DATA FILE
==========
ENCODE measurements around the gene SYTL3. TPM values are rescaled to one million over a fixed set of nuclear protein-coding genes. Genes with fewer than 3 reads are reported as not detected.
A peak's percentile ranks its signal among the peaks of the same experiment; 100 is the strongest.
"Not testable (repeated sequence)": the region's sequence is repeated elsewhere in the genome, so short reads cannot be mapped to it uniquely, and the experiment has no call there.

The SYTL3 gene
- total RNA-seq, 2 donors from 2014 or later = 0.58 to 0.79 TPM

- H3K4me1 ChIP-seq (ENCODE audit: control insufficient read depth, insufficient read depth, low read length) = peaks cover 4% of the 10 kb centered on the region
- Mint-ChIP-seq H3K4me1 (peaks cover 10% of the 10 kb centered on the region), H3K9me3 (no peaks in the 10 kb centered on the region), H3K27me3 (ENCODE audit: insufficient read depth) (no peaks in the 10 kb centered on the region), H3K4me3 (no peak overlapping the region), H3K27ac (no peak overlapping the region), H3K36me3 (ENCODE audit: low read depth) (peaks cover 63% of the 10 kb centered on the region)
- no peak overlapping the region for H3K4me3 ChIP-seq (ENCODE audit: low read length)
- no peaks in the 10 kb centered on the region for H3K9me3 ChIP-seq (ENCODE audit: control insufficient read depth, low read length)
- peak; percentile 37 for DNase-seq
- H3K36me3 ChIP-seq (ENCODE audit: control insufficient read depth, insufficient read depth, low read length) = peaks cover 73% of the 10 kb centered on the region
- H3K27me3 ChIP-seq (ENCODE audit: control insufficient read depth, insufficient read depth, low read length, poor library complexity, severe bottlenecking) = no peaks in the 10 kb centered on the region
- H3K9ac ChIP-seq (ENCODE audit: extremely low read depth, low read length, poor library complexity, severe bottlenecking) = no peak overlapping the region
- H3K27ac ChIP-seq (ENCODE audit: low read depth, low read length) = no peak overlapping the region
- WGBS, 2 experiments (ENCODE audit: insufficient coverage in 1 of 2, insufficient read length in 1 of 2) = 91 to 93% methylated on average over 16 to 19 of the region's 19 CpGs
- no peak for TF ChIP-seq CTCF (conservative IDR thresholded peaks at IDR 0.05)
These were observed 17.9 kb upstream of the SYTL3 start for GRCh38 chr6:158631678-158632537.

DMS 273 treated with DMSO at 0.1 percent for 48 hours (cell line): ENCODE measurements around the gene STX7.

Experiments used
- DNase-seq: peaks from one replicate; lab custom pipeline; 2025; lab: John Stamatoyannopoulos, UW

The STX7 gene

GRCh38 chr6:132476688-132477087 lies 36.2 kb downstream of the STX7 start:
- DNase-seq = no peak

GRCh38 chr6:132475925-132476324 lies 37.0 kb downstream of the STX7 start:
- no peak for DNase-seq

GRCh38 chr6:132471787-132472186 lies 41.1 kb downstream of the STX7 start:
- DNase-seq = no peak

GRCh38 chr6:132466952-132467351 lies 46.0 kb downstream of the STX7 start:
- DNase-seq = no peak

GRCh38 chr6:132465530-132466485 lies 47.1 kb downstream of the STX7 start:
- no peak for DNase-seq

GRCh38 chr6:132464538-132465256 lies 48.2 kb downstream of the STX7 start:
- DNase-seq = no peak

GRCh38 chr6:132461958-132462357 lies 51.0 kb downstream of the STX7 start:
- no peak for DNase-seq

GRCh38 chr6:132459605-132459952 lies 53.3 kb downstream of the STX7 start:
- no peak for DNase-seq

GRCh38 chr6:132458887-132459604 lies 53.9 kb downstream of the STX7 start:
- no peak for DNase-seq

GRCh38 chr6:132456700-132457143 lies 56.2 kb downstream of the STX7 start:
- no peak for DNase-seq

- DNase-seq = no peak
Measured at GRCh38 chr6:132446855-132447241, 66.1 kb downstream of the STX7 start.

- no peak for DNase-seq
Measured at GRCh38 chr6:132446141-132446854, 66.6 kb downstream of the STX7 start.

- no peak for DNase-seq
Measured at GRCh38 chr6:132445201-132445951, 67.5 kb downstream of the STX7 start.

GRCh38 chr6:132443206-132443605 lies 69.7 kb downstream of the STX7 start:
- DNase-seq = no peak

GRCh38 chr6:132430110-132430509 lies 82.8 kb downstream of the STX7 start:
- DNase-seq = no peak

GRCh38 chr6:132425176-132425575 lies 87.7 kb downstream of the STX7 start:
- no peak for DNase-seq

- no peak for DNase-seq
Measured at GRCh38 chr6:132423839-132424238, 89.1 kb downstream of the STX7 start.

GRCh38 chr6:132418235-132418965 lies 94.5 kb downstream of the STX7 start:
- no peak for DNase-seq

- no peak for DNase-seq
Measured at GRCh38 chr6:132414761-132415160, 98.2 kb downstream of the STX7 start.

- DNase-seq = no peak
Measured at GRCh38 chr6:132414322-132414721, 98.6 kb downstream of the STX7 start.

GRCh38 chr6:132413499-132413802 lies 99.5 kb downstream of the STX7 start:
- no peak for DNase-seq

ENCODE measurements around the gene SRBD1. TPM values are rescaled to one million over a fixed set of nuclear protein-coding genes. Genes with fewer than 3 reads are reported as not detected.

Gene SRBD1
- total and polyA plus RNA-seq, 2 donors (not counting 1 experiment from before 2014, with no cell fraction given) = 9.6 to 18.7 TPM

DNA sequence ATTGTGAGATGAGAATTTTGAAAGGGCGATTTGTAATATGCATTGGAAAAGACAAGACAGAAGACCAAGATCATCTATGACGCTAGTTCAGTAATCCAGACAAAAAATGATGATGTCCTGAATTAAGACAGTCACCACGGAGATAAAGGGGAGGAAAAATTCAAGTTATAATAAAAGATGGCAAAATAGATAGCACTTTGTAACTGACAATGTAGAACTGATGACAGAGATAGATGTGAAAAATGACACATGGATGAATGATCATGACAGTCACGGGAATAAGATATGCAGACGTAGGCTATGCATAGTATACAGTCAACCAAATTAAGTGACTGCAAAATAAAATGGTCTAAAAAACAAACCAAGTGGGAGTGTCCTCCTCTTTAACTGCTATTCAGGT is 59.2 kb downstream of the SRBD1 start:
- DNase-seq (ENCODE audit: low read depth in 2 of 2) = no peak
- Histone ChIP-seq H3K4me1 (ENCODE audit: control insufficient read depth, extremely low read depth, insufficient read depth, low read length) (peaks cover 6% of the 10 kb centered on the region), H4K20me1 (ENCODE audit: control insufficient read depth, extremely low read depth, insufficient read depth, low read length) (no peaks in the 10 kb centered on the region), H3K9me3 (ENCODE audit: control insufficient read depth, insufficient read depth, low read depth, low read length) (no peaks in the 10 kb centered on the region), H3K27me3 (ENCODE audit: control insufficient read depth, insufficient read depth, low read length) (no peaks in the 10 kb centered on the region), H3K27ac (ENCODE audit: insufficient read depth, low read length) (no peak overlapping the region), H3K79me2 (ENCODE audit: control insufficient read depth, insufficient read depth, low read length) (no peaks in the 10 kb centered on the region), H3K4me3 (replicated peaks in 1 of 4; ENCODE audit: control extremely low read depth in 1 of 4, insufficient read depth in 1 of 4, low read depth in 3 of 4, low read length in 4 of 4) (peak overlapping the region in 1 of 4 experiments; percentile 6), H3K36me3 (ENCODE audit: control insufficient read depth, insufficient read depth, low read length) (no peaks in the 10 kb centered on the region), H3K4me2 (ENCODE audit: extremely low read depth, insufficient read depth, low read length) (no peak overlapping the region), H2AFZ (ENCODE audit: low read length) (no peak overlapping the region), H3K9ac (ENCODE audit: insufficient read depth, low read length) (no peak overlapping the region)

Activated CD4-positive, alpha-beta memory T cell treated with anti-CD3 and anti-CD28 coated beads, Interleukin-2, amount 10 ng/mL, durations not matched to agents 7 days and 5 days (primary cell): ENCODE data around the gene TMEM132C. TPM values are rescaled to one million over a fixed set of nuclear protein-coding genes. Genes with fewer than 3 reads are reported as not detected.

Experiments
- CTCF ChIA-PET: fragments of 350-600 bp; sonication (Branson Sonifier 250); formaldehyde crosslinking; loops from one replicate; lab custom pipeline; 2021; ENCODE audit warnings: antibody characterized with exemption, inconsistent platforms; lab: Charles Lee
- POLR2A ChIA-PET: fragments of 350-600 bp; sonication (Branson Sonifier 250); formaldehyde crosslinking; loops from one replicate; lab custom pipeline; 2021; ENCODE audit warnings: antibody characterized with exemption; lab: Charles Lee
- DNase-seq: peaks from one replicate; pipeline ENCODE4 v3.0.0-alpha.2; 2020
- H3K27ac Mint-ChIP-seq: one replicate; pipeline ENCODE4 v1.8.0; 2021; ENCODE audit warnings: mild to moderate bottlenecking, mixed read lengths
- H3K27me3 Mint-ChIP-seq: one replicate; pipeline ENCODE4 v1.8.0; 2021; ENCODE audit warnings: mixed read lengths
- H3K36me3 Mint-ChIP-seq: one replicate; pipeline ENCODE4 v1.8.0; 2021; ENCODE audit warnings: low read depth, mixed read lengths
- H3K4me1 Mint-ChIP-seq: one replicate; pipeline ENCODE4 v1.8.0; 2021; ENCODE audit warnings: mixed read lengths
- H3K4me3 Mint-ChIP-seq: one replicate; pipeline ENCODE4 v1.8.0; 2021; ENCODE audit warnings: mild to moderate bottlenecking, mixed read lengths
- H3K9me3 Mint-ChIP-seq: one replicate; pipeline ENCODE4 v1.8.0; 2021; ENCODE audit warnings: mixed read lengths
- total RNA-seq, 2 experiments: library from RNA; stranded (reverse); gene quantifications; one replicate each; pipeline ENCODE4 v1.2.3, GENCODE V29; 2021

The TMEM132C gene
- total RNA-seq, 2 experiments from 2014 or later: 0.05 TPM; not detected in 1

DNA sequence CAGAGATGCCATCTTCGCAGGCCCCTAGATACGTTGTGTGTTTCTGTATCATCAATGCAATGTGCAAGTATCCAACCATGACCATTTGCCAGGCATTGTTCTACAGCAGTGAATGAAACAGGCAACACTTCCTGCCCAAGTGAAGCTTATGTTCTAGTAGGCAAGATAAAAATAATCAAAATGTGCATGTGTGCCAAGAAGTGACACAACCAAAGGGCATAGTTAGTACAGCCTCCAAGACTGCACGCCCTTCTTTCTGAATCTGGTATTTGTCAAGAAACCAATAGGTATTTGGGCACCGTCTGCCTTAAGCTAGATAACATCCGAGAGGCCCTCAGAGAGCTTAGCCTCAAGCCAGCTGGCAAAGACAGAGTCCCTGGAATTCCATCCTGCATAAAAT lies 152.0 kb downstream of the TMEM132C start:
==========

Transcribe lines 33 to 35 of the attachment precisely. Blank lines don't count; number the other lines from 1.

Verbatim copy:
- DNase-seq = no peak

GRCh38 chr6:132461958-132462357 lies 51.0 kb downstream of the STX7 start:
- no peak for DNase-seq